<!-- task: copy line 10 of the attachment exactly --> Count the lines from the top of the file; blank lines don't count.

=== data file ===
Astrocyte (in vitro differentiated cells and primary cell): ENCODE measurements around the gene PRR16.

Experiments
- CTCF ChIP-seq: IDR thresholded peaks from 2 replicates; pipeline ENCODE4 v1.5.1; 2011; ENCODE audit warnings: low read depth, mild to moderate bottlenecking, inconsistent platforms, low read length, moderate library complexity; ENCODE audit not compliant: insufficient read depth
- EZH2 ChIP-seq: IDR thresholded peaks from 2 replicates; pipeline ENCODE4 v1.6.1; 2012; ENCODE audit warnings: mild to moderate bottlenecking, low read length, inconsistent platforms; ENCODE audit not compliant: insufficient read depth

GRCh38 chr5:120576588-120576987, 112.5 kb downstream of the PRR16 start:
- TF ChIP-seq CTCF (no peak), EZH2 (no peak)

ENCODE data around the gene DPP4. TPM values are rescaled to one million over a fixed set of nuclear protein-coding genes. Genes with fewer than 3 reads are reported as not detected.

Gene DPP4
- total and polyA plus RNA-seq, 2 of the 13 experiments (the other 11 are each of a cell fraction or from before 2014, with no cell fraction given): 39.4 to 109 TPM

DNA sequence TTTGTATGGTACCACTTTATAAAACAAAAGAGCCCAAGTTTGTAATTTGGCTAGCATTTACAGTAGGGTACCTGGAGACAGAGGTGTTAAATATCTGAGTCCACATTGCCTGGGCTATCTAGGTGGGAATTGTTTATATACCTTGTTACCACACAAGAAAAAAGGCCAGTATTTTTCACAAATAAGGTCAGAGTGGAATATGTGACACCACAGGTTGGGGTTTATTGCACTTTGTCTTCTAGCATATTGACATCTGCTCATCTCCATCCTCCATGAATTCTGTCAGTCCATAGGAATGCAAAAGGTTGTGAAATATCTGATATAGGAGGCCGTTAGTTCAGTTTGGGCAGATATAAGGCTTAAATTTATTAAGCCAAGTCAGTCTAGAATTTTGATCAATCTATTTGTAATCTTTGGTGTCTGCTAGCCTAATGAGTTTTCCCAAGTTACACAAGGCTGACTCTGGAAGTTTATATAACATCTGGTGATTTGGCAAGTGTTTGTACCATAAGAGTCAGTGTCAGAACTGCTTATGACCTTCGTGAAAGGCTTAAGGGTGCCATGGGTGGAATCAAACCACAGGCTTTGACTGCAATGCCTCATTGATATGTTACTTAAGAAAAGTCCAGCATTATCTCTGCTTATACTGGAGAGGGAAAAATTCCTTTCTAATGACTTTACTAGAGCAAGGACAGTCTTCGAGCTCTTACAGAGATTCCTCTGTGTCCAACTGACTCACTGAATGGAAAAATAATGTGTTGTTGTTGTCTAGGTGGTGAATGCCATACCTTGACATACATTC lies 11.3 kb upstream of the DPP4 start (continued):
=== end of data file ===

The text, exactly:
DNA sequence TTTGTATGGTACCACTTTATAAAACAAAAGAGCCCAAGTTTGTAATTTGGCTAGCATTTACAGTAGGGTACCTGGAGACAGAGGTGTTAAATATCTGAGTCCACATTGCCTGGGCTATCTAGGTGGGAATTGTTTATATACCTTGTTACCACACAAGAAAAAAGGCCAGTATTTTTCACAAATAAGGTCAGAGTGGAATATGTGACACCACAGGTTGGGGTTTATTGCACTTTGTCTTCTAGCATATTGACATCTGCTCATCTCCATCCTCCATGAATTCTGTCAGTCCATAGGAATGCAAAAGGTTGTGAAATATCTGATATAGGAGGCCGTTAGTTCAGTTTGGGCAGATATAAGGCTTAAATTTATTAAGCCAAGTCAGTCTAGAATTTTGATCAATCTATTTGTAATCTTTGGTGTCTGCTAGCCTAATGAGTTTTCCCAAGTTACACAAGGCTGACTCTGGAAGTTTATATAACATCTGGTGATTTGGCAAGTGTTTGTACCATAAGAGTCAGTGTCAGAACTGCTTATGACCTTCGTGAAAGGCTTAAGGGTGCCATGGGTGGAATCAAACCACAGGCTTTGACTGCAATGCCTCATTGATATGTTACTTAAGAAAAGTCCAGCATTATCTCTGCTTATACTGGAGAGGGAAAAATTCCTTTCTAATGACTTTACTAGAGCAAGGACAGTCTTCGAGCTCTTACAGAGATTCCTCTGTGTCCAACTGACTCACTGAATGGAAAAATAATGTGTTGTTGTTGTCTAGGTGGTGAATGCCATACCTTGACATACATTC lies 11.3 kb upstream of the DPP4 start (continued):